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Cyber-attacks more likely than water crises, as serious as pollution: WEF

Cyber-attacks have outrated nearly every other type of threat in a risk assessment published by the World Economic Forum, reiterating the importance of proactive security measures over the next 10 years.

The Global Risks 2012 report evaluated a range of risk factors to arrive at some assumptions about the types of risks organisations will face over the next decade. While there weren't as many technological risks identified as economic, environmental, geopolitical or societal risks, those that made the list were seen as significant.

Cyber-attacks were seen to be as risky as systemic corruption, mismanaged urbanisation and nearly as risky as terrorism, food shortages and recurring liquidity crises. They were also gauged to be the fourth most-likely risk factor out of 50 analysed, making them just slightly less likely than rising greenhouse gas emissions and on par with water supply crises.

Also recognised in the analysis were technological risks such as critical systems failure -- which was considered to have as high an impact as terrorism and weapons of mass destruction, and nearly as bad as a major systemic financial failure.

The report collates the responses of 469 experts from industry, government, academia and civil society, and arranges the various risk factors in a relative matrix to paint an overall picture of technological and other types of threats.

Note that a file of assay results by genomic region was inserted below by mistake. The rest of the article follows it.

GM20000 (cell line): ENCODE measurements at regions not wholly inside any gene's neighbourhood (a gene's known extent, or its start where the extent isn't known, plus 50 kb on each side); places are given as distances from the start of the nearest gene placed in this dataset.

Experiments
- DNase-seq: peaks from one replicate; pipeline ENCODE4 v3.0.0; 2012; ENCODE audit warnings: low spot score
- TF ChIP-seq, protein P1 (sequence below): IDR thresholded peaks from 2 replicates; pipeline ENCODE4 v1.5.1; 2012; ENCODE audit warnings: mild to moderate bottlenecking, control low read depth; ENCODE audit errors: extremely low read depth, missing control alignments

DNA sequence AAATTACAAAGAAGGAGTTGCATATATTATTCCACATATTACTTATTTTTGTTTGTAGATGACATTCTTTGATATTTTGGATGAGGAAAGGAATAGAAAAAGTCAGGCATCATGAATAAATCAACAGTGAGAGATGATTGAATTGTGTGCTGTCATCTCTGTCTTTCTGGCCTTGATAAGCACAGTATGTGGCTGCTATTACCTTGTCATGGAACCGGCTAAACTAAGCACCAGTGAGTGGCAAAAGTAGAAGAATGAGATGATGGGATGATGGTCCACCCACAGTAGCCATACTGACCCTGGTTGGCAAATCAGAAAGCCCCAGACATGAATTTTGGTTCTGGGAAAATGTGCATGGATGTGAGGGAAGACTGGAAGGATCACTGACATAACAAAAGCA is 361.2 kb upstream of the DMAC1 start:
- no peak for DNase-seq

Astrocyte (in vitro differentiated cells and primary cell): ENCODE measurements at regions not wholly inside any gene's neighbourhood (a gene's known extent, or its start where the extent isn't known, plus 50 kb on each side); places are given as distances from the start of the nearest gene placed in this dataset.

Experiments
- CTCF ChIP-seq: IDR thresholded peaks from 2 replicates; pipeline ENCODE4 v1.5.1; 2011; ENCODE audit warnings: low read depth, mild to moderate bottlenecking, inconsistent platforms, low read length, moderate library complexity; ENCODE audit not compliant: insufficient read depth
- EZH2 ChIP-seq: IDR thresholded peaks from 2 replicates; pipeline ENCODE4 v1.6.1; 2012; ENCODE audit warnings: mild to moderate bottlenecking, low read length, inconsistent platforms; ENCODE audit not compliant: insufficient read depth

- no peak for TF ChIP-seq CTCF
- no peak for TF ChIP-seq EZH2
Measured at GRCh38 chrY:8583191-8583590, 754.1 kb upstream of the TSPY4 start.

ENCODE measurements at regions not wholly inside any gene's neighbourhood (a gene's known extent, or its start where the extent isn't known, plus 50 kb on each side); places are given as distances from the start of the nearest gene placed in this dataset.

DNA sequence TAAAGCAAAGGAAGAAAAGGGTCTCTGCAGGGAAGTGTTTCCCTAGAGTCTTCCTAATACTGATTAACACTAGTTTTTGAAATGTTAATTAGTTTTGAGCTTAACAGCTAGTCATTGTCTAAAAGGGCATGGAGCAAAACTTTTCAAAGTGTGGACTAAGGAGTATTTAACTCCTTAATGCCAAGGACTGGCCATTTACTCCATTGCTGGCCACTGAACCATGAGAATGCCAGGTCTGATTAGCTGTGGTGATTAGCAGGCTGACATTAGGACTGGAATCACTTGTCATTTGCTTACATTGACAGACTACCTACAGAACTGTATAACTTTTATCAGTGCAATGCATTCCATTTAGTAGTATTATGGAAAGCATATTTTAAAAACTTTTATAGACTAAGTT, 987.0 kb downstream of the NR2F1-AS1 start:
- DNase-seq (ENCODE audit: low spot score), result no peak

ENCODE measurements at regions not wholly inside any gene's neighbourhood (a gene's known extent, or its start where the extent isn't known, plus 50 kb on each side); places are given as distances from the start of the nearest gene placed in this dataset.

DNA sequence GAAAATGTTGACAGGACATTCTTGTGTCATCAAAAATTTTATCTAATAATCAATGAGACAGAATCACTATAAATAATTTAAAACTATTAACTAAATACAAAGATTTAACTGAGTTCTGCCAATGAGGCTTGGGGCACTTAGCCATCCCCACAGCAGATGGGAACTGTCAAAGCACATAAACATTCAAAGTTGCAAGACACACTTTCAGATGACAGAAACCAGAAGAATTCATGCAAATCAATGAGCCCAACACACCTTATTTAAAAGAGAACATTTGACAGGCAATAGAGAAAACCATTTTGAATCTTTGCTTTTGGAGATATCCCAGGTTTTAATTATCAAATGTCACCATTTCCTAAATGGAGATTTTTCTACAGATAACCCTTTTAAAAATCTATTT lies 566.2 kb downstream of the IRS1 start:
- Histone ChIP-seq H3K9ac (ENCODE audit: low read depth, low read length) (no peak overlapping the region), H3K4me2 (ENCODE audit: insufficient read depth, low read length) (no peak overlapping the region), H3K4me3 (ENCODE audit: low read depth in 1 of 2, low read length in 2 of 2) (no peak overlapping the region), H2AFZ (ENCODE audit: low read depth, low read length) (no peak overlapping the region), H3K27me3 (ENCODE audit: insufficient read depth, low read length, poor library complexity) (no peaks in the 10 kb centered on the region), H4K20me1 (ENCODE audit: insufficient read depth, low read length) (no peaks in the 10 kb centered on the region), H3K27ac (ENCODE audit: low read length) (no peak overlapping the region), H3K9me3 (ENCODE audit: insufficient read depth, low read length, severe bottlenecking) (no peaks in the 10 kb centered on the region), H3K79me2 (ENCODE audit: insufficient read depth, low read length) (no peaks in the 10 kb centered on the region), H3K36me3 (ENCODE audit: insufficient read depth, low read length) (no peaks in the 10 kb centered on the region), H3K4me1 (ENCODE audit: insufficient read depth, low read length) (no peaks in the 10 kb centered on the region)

By looking at the overall threat picture in this way, the report was able to pick out three of what it calls "constellations of risks": the 'seeds of dystopia', ' how safe are our safeguards?' and 'The dark side of connectivity'.

"The constellation of risks arising from emerging technologies, financial interdependence, resource depletion and climate change exposes the weak and brittle nature of existing safeguards," the report warns. "Our safeguards may no longer be fit to manage vital resources and ensure orderly markets and public safety."

That one of the three key scenarios should revolve around connectivity and technology, reflects the growing role that such ecosystems are playing in broader risk scenarios. At the centre of the risk scenario is the risk of critical systems failure, which is seen as the linchpin of other serious technological events.

"Hyper-connectivity is a reality," the report's authors warn. "With over five billion mobile phones coupled with internet connectivity and cloud-based applications, daily life is more vulnerable to cyber threats and digital disruptions.... Online security is now considered a public good, implying an urgent need to encourage greater private sector engagement to reduce the vulnerability of key information technology systems."

Interestingly, another technological-related risk that ranked highly in the 2007 survey -- Breakdown of Critical Information Infrastructure -- had dropped out of the top five this year, supplanted by financial imbalances, greenhouse gas emissions, water supply crises, cyber-attacks and other risks.

This suggests a growing confidence in the remediation efforts of cyber-security authorities -- or growing complacency by the surveyed experts, who tended to rank technological risks as being of lower impact and likelihood than non-technology assessments.


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